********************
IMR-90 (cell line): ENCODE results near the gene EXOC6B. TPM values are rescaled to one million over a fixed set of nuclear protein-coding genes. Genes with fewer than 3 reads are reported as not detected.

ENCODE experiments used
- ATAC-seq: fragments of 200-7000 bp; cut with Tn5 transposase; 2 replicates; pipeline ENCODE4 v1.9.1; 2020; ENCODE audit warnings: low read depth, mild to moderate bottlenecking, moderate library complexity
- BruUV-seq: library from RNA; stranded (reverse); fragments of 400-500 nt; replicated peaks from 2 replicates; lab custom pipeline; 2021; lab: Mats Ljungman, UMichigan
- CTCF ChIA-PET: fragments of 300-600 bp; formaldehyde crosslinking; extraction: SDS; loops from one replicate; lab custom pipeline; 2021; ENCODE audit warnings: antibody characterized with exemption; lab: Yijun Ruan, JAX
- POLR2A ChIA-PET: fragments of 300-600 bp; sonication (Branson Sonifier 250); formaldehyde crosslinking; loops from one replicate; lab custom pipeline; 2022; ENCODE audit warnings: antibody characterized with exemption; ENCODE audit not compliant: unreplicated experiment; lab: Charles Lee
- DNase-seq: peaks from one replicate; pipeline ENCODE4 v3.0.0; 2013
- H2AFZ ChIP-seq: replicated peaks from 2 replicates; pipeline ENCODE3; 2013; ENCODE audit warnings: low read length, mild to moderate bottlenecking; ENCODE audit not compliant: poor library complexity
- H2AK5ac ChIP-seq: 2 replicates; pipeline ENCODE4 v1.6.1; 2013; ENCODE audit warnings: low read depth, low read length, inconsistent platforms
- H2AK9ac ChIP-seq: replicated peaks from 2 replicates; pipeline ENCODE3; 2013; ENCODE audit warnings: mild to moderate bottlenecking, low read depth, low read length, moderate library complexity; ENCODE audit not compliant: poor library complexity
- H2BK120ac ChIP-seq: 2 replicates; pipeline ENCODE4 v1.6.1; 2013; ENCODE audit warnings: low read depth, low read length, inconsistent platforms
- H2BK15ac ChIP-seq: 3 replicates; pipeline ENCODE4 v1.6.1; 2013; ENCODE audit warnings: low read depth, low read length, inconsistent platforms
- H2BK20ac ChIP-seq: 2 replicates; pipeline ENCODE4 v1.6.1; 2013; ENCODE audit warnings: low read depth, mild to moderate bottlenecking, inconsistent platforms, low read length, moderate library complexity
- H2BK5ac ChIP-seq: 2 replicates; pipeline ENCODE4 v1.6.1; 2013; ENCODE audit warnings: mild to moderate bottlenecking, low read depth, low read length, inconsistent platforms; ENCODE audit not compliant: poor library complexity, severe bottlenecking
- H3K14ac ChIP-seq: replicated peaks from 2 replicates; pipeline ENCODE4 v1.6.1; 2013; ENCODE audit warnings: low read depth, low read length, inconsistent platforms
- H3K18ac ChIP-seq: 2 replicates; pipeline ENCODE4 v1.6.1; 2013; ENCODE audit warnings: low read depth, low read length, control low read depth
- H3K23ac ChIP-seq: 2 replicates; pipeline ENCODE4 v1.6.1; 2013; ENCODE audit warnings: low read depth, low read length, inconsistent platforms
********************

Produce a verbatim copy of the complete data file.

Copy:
IMR-90 (cell line): ENCODE results near the gene EXOC6B. TPM values are rescaled to one million over a fixed set of nuclear protein-coding genes. Genes with fewer than 3 reads are reported as not detected.

ENCODE experiments used
- ATAC-seq: fragments of 200-7000 bp; cut with Tn5 transposase; 2 replicates; pipeline ENCODE4 v1.9.1; 2020; ENCODE audit warnings: low read depth, mild to moderate bottlenecking, moderate library complexity
- BruUV-seq: library from RNA; stranded (reverse); fragments of 400-500 nt; replicated peaks from 2 replicates; lab custom pipeline; 2021; lab: Mats Ljungman, UMichigan
- CTCF ChIA-PET: fragments of 300-600 bp; formaldehyde crosslinking; extraction: SDS; loops from one replicate; lab custom pipeline; 2021; ENCODE audit warnings: antibody characterized with exemption; lab: Yijun Ruan, JAX
- POLR2A ChIA-PET: fragments of 300-600 bp; sonication (Branson Sonifier 250); formaldehyde crosslinking; loops from one replicate; lab custom pipeline; 2022; ENCODE audit warnings: antibody characterized with exemption; ENCODE audit not compliant: unreplicated experiment; lab: Charles Lee
- DNase-seq: peaks from one replicate; pipeline ENCODE4 v3.0.0; 2013
- H2AFZ ChIP-seq: replicated peaks from 2 replicates; pipeline ENCODE3; 2013; ENCODE audit warnings: low read length, mild to moderate bottlenecking; ENCODE audit not compliant: poor library complexity
- H2AK5ac ChIP-seq: 2 replicates; pipeline ENCODE4 v1.6.1; 2013; ENCODE audit warnings: low read depth, low read length, inconsistent platforms
- H2AK9ac ChIP-seq: replicated peaks from 2 replicates; pipeline ENCODE3; 2013; ENCODE audit warnings: mild to moderate bottlenecking, low read depth, low read length, moderate library complexity; ENCODE audit not compliant: poor library complexity
- H2BK120ac ChIP-seq: 2 replicates; pipeline ENCODE4 v1.6.1; 2013; ENCODE audit warnings: low read depth, low read length, inconsistent platforms
- H2BK15ac ChIP-seq: 3 replicates; pipeline ENCODE4 v1.6.1; 2013; ENCODE audit warnings: low read depth, low read length, inconsistent platforms
- H2BK20ac ChIP-seq: 2 replicates; pipeline ENCODE4 v1.6.1; 2013; ENCODE audit warnings: low read depth, mild to moderate bottlenecking, inconsistent platforms, low read length, moderate library complexity
- H2BK5ac ChIP-seq: 2 replicates; pipeline ENCODE4 v1.6.1; 2013; ENCODE audit warnings: mild to moderate bottlenecking, low read depth, low read length, inconsistent platforms; ENCODE audit not compliant: poor library complexity, severe bottlenecking
- H3K14ac ChIP-seq: replicated peaks from 2 replicates; pipeline ENCODE4 v1.6.1; 2013; ENCODE audit warnings: low read depth, low read length, inconsistent platforms
- H3K18ac ChIP-seq: 2 replicates; pipeline ENCODE4 v1.6.1; 2013; ENCODE audit warnings: low read depth, low read length, control low read depth
- H3K23ac ChIP-seq: 2 replicates; pipeline ENCODE4 v1.6.1; 2013; ENCODE audit warnings: low read depth, low read length, inconsistent platforms